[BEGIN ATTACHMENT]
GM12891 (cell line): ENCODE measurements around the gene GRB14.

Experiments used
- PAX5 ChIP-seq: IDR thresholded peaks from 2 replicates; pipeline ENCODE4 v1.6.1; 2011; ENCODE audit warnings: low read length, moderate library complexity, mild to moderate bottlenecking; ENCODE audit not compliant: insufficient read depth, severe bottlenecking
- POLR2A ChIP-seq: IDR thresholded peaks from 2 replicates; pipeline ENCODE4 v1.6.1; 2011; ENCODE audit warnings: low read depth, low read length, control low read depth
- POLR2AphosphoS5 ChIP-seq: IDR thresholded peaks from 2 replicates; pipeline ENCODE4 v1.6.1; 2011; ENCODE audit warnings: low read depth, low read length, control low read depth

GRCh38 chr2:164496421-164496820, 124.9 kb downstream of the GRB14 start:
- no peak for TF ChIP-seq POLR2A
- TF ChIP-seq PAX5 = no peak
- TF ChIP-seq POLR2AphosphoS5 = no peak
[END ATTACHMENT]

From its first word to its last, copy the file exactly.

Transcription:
GM12891 (cell line): ENCODE measurements around the gene GRB14.

Experiments used
- PAX5 ChIP-seq: IDR thresholded peaks from 2 replicates; pipeline ENCODE4 v1.6.1; 2011; ENCODE audit warnings: low read length, moderate library complexity, mild to moderate bottlenecking; ENCODE audit not compliant: insufficient read depth, severe bottlenecking
- POLR2A ChIP-seq: IDR thresholded peaks from 2 replicates; pipeline ENCODE4 v1.6.1; 2011; ENCODE audit warnings: low read depth, low read length, control low read depth
- POLR2AphosphoS5 ChIP-seq: IDR thresholded peaks from 2 replicates; pipeline ENCODE4 v1.6.1; 2011; ENCODE audit warnings: low read depth, low read length, control low read depth

GRCh38 chr2:164496421-164496820, 124.9 kb downstream of the GRB14 start:
- no peak for TF ChIP-seq POLR2A
- TF ChIP-seq PAX5 = no peak
- TF ChIP-seq POLR2AphosphoS5 = no peak